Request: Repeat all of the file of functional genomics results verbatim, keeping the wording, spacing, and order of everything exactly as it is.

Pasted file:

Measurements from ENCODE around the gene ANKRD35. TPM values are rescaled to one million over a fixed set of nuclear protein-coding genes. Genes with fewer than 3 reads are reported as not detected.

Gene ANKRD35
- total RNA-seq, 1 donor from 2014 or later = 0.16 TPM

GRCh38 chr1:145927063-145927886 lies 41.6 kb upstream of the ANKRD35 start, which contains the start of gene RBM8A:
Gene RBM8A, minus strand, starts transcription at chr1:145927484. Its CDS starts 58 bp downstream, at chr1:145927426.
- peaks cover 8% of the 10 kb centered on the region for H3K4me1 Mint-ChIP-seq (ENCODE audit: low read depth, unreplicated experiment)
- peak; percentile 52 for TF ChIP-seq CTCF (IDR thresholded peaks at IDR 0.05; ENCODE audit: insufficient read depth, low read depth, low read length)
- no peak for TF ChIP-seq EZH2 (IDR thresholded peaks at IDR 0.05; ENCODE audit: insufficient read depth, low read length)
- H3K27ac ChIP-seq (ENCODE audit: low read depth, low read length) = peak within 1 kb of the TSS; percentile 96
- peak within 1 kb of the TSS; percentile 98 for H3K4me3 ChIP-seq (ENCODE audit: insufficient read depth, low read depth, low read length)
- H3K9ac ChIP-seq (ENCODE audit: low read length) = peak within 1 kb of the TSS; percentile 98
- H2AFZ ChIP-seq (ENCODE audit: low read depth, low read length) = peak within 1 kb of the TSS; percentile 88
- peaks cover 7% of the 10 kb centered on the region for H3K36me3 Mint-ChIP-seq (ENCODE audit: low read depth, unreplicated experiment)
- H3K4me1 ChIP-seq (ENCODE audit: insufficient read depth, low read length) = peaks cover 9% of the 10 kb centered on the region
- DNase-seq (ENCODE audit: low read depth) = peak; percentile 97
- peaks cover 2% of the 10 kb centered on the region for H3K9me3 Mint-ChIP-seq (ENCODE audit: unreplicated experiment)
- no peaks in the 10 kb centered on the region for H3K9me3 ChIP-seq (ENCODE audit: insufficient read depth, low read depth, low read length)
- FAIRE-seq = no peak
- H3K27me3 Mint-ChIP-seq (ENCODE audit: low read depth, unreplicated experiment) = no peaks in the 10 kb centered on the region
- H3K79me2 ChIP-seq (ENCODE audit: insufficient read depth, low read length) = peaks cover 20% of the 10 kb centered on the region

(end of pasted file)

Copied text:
Measurements from ENCODE around the gene ANKRD35. TPM values are rescaled to one million over a fixed set of nuclear protein-coding genes. Genes with fewer than 3 reads are reported as not detected.

Gene ANKRD35
- total RNA-seq, 1 donor from 2014 or later = 0.16 TPM

GRCh38 chr1:145927063-145927886 lies 41.6 kb upstream of the ANKRD35 start, which contains the start of gene RBM8A:
Gene RBM8A, minus strand, starts transcription at chr1:145927484. Its CDS starts 58 bp downstream, at chr1:145927426.
- peaks cover 8% of the 10 kb centered on the region for H3K4me1 Mint-ChIP-seq (ENCODE audit: low read depth, unreplicated experiment)
- peak; percentile 52 for TF ChIP-seq CTCF (IDR thresholded peaks at IDR 0.05; ENCODE audit: insufficient read depth, low read depth, low read length)
- no peak for TF ChIP-seq EZH2 (IDR thresholded peaks at IDR 0.05; ENCODE audit: insufficient read depth, low read length)
- H3K27ac ChIP-seq (ENCODE audit: low read depth, low read length) = peak within 1 kb of the TSS; percentile 96
- peak within 1 kb of the TSS; percentile 98 for H3K4me3 ChIP-seq (ENCODE audit: insufficient read depth, low read depth, low read length)
- H3K9ac ChIP-seq (ENCODE audit: low read length) = peak within 1 kb of the TSS; percentile 98
- H2AFZ ChIP-seq (ENCODE audit: low read depth, low read length) = peak within 1 kb of the TSS; percentile 88
- peaks cover 7% of the 10 kb centered on the region for H3K36me3 Mint-ChIP-seq (ENCODE audit: low read depth, unreplicated experiment)
- H3K4me1 ChIP-seq (ENCODE audit: insufficient read depth, low read length) = peaks cover 9% of the 10 kb centered on the region
- DNase-seq (ENCODE audit: low read depth) = peak; percentile 97
- peaks cover 2% of the 10 kb centered on the region for H3K9me3 Mint-ChIP-seq (ENCODE audit: unreplicated experiment)
- no peaks in the 10 kb centered on the region for H3K9me3 ChIP-seq (ENCODE audit: insufficient read depth, low read depth, low read length)
- FAIRE-seq = no peak
- H3K27me3 Mint-ChIP-seq (ENCODE audit: low read depth, unreplicated experiment) = no peaks in the 10 kb centered on the region
- H3K79me2 ChIP-seq (ENCODE audit: insufficient read depth, low read length) = peaks cover 20% of the 10 kb centered on the region